• The output control is most flexible. • Nuclear power is reliable.Disadvantages • The fuel used is expensive and is difficult to recover. • The fission by-products are generally radio active and may cause a dangerous amount of radio active pollution. • Although not much waste is produced, it is very, very dangerous. It must be sealed up and buried for many years to allow the radioactivity to die away. • The initial capital cost is very high as compared to other power plants. • Nuclear power is reliable, but a lot of money has to be spent on safety - if it does go wrong, a nuclear accident can be a major disaster. People are increasingly concerned about this - in the 1990s nuclear power was the fastest-growing source of power in much of the world. In 2005 it was the second slowest-growing. • The cooling water requirements of a nuclear power plant are very heavy.Pelton WheelPelton WheelA Pelton wheel, also called a Pelton turbine, is one of the most efficient typesof water turbines. It was invented by Lester Allan Pelton (1829-1908) in the1870s, and is an impulse machine, meaning that it uses Newtons secondlaw to extract energy from a jet of fluid.
The pelton wheel turbine is a tangential flow impulse turbine, water flowsalong the tangent to the path of the runner. Nozzles direct forceful streamsof water against a series of spoon-shaped buckets mounted around the edge spoon shapedof a wheel. Each bucket reverses the flow of water, leaving it with water,diminished energy. The resulting impulse spins the turbine. The buckets aremounted in pairs, to keep the forces on the wheel balanced, as well as toensure smooth, efficient momentum transfer of the fluid jet to the wheel.The Pelton wheel is most efficient in high head applications.Since water is not a compressible fluid, almost all of the available energy isextracted in the first stage of the turbine. Therefore, Pelton wheels haveonly one wheel, unlike turbines that operate with compressible fluids.ApplicationsPeltons are the turbine of choice for high head, low flow sites. However,Pelton wheels are made in all sizes. There are multi-ton Pelton wheels multi tonmounted on vertical oil pad bearings in the generator houses of hydroelectricplants. The largest units can be up to 200 megawatts. The smallest Peltonwheels, only a few inches across, are used with household plumbing fixturesto tap power from mountain streams with a few gallons per minute of flow, untainbut these small units must have thirty meters or more of head. Dependingon water flow and design, Pelton wheels can operate with heads as small as15 meters and as high as 1,800 meters.In general, as the height of fall increases, less volume of water can generatea bit more power. Energy is force times distance, in the instance of fluid flowpower is expressed as P = Constant x Pressure x Volume/t. The power P
grows linearly with flow rate and grows with f(Pressure^3/2.) Thus it isusually best to seek as much head or pressure as possible in hydro designsthen go for flow rate.Kaplan TurbineKaplan TurbineThe Kaplan turbine is a propeller-type water turbine that has adjustableblades. It was developed in 1913 by the Austrian professor Viktor Kaplan.The Kaplan turbine was an evolution of the Francis turbine. Its inventionallowed efficient power production in low head applications that was notpossible with Francis turbines.Kaplan turbines are now widely used throughout the world in high-flow, low-head power production.The Kaplan turbine is an inward flow reaction turbine, which means that theworking fluid changes pressure as it moves through the turbine and gives upits energy. The design combines radial and axial features.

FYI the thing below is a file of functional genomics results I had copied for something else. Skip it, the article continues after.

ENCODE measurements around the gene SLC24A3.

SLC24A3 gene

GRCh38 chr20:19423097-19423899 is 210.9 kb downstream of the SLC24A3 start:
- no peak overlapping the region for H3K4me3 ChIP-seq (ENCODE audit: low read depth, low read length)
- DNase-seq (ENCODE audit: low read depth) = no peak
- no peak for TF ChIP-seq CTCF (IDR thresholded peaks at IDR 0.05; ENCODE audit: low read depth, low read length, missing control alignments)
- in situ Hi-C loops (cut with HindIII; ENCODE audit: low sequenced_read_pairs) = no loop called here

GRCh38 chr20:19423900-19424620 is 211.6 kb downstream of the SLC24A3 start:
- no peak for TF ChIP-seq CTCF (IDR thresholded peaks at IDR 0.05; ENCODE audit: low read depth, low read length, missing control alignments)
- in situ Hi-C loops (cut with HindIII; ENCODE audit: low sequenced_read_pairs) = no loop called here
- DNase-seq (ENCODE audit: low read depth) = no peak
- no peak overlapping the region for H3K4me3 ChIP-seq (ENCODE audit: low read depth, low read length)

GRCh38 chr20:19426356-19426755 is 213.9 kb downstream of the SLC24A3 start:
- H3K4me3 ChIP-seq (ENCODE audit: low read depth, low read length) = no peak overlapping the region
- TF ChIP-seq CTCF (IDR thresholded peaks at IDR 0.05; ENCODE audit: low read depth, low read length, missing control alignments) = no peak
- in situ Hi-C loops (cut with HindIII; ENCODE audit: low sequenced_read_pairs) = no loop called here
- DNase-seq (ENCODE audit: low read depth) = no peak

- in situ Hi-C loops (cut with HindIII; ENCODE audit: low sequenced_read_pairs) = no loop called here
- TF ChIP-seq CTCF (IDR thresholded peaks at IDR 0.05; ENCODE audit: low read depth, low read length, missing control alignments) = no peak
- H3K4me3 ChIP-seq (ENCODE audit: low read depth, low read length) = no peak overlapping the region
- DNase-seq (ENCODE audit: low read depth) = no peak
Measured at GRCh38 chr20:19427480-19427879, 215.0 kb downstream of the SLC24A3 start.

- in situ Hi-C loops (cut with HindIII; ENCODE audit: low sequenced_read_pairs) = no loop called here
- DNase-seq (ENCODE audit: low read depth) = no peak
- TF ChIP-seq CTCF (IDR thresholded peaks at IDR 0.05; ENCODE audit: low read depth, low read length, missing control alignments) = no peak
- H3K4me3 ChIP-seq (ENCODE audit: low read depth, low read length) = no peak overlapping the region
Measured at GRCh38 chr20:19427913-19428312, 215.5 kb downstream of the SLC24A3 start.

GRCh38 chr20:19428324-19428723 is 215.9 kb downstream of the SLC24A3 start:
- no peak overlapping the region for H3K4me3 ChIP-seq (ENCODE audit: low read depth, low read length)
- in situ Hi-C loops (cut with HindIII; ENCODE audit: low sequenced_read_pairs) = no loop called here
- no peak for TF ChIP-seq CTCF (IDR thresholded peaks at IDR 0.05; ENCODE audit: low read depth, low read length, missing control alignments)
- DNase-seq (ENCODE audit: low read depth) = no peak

The above figures shows flow in a Kaplan turbine. In the picture, pressure onrunner blades and hub surface is shown using colormapping (red = high,blue = low).The diameter of the runner of such machines is typically 5 to 8 meters.The inlet is a scroll-shaped tube that wraps around the turbines wicket gate.Water is directed tangentially, through the wicket gate, and spirals on to apropeller shaped runner, causing it to spin.The outlet is a specially shaped draft tube that helps decelerate the waterand recover kinetic energy.The turbine does not need to be at the lowest point of water flow, as long asthe draft tube remains full of water. A higher turbine location, however,increases the suction that is imparted on the turbine blades by the drafttube. The resulting pressure drop may lead to cavitation.Variable geometry of the wicket gate and turbine blades allow efficientoperation for a range of flow conditions. Kaplan turbine efficiencies aretypically over 90%, but may be lower in very low head applications.ApplicationsKaplan turbines are widely used throughout the world for electrical powerproduction. They cover the lowest head hydro sites and are especially suitedfor high flow conditions.Inexpensive micro turbines are manufactured for individual power productionwith as little as two feet of head.Large Kaplan turbines are individually designed for each site to operate atthe highest possible efficiency, typically over 90%. They are very expensiveto design, manufacture and install, but operate for decades.VariationsThe Kaplan turbine is the most widely used of the propeller-type turbines,but several other variations exist:
Propeller turbines have non-adjustable propeller vanes. They are used in lowcost, small installations. Commercial products exist for producing severalhundredwatts from only a few feet of head.Bulb or Tubular turbines are designed into the water delivery tube. A largebulb is centered in the water pipe which holds the generator, wicket gateand runner. Tubular turbines are a fully axial design, whereas Kaplanturbines have a radial wicket gate. Pit turbines are bulb turbines with a gearbox. This allows for a smaller generator and bulb.Straflo turbines are axial turbines with the generator outside of the waterchannel, connected to the periphery of the runner.S- turbines eliminate the need for a bulb housing by placing the generatoroutside of the water channel. This is accomplished with a jog in the waterchannel and a shaft connecting the runner and generator.Tyson turbines are a fixed propeller turbine designed to be immersed in afast flowing river, either permanently anchored in the river bed, or attachedto a boat or barge.Francis TurbineFrancis TurbineThe Francis turbine is a type of water turbine that was developed by JamesB. Francis. It is an inward flow reaction turbine that combines radial andaxial flow concepts.Francis turbines are the most common water turbine in use today. Theyoperate in a head range of ten meters to several hundred meters and areprimarily used for electrical power production.